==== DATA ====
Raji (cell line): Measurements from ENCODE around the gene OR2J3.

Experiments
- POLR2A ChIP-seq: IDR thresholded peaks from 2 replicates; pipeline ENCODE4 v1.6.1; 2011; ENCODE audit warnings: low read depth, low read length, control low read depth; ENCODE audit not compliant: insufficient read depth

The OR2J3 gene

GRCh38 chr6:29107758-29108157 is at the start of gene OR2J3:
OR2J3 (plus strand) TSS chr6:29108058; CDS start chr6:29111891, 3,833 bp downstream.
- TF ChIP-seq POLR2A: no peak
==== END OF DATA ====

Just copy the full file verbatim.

Raji (cell line): Measurements from ENCODE around the gene OR2J3.

Experiments
- POLR2A ChIP-seq: IDR thresholded peaks from 2 replicates; pipeline ENCODE4 v1.6.1; 2011; ENCODE audit warnings: low read depth, low read length, control low read depth; ENCODE audit not compliant: insufficient read depth

The OR2J3 gene

GRCh38 chr6:29107758-29108157 is at the start of gene OR2J3:
OR2J3 (plus strand) TSS chr6:29108058; CDS start chr6:29111891, 3,833 bp downstream.
- TF ChIP-seq POLR2A: no peak